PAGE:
In this system, the best chance that an 8-win Big East team would score higher than a top team from the Horizon would be to knock off a heavyweight at the top. But the better Horizon League teams are amassing points against the bunnies in its conference and winning more games. Figuring about a 20 rank for the Horizon, there a lot of points to be had with 12 wins, 220 if able to upset league champ Butler this season on the road. In this scenario, Cleveland State would have earned 180 points for beating 3rd place UW-Green Bay. The most Georgetown can get by beating up on 10th place Seton Hall is 64. Six Big Easts teams, Cincinatti through Depaul are assigned a 1.

Also, conference tournaments with standardized point values for each round (call it 32 in the round of 8, 64 in the semis, 128 for the final) would help a team like Butler build points (224 total) that a UConn or Illinois or Michigan wouldn’t.

The nonconference games would offer also provide a means of amassing points while improving (lowering) the ranking of any conference. The previous year’s tournament would also decide the conference rankings, so if Cinderella couldn’t crack the round of 64 one, the teams in Cinderella’s conference could be playing a lot of play-in games, 347 down to 256 the next. The best of the small, low ranked conferences, however, would still likely not face a Kentucky or Kansas until the round of 128. The best of the mid-majors, the Gonzagas and Butlers, would have opportunites to amass enough points to steer clear of such a matchup until the round of 32 — if they get past the Northwesterns and Providences in their path through the early rounds.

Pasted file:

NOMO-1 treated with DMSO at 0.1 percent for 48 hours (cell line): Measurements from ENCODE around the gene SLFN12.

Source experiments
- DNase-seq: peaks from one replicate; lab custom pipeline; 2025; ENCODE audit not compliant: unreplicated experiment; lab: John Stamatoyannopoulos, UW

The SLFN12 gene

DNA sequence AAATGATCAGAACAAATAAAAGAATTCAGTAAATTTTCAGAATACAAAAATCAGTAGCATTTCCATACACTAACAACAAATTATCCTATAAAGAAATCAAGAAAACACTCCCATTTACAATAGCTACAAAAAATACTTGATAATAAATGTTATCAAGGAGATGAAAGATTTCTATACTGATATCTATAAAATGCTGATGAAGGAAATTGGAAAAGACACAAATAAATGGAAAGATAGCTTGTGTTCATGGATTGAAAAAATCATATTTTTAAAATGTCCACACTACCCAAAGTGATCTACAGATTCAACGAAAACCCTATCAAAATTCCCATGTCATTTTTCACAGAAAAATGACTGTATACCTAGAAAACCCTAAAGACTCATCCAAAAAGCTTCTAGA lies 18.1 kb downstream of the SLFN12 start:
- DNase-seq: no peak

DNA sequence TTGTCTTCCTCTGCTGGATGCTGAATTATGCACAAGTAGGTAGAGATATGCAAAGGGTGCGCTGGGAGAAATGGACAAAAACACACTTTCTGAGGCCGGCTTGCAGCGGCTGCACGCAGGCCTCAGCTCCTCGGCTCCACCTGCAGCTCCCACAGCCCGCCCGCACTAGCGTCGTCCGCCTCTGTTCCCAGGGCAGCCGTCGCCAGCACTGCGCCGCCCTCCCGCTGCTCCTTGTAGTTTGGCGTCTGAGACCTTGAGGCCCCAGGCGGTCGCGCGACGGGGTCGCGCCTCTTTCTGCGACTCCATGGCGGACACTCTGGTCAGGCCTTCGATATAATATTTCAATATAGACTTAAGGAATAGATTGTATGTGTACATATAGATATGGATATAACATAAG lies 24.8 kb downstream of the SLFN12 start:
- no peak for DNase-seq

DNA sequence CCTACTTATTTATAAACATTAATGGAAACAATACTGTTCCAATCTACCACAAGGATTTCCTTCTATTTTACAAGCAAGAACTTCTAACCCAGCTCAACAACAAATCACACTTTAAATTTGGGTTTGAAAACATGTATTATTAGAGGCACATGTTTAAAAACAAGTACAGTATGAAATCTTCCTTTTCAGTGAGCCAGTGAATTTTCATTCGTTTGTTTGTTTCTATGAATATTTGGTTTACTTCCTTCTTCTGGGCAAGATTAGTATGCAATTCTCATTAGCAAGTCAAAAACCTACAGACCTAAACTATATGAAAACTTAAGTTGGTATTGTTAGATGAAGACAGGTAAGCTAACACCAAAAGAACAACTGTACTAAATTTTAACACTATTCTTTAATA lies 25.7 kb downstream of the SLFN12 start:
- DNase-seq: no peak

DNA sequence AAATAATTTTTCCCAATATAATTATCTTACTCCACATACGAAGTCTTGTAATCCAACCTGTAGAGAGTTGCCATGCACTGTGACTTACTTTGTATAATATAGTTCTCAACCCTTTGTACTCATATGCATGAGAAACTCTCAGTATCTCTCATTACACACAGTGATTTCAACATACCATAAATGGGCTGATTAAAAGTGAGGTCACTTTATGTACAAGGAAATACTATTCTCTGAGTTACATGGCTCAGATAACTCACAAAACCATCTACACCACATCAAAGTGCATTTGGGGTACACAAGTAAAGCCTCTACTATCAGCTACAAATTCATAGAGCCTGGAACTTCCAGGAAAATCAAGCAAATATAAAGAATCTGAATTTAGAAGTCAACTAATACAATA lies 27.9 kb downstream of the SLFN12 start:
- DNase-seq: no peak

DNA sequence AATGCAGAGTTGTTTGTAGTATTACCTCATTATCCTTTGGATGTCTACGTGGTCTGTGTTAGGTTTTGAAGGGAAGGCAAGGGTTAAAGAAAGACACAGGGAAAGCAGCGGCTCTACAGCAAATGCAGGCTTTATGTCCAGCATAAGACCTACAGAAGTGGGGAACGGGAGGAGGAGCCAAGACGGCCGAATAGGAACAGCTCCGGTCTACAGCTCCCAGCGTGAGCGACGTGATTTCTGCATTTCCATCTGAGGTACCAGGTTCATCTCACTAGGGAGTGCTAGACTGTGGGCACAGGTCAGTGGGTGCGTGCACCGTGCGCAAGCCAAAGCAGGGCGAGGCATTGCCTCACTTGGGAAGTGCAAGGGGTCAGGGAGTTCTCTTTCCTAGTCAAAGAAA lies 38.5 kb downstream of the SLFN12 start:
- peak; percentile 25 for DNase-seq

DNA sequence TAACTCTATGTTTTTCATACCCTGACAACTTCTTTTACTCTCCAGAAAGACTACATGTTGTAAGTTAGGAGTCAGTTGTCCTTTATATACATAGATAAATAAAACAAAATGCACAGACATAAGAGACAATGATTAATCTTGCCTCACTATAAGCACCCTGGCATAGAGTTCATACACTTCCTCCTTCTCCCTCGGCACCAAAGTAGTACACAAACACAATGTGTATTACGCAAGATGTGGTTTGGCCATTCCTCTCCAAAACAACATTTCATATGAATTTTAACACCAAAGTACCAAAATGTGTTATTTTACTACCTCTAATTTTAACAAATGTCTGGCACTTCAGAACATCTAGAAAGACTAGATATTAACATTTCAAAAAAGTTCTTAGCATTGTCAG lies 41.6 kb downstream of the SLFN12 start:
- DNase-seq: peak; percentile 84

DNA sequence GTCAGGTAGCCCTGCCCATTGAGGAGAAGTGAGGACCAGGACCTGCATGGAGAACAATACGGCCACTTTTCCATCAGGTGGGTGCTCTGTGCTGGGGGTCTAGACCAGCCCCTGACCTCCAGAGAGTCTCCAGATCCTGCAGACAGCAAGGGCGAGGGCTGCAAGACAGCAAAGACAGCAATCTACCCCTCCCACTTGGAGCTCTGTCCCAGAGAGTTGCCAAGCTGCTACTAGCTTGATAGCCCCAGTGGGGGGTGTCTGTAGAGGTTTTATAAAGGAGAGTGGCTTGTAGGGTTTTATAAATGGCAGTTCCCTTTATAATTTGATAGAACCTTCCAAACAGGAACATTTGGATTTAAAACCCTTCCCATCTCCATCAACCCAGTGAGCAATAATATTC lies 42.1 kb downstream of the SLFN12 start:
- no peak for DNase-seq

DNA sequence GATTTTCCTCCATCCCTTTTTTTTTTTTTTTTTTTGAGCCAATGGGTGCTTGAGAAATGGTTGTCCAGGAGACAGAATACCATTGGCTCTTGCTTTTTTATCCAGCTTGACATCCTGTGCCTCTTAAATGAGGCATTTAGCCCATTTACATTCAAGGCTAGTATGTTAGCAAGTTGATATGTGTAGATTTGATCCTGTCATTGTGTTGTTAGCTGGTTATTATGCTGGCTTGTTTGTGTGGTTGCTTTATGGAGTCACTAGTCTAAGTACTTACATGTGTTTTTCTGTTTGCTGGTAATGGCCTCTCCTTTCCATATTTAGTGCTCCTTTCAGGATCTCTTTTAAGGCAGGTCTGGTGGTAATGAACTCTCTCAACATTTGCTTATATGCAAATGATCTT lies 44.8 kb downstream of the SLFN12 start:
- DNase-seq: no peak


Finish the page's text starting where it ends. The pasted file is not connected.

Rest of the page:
Would it kill Duke to play a team with a losing record in the round of 256? I don’t think so, and the round of 128 would be mostly comprised of winning teams. It would be great for the small conference schools, if not CBS’ ratings. But NCAA basketball isn’t about Duke or CBS or the selection committee. It’s about basketball, the more the better for the fans, the players and the schools.

And the expansion would only take a week to play out. A week that would have students and alumni at hundreds of schools all over the country dancing.


* While initially I thought including all 347 teams would be possible, I’m backing off on this. I don’t think there would be that much interest in matchups between teams with losing records, nor is it at all interesting to match a #1 overall seed play the #256 seed. However, as the 2010 tournament unfolds, we’ve already seen 13-seed Murray State beat a #4, Vanderbilt. 10th seeded St. Mary’s has defeated #7 Richmond. A #11 (Old Dominion) beat a 6th-seeded Notre Dame team out of the Big East. Not only does this suggest that expansion would be a good idea, but that the selection committee’s ability to seed even the top 25 teams is wide open to question. I’m not surprised, as #11 Wisconsin’s relatively easy win over 6th-seeded Florida State in the 2009 tournament was the inspiration for a conference ranking system. If the committee can’t properly rank 32 teams, how can it be expected to fairly rank 96 or 112?  It can’t.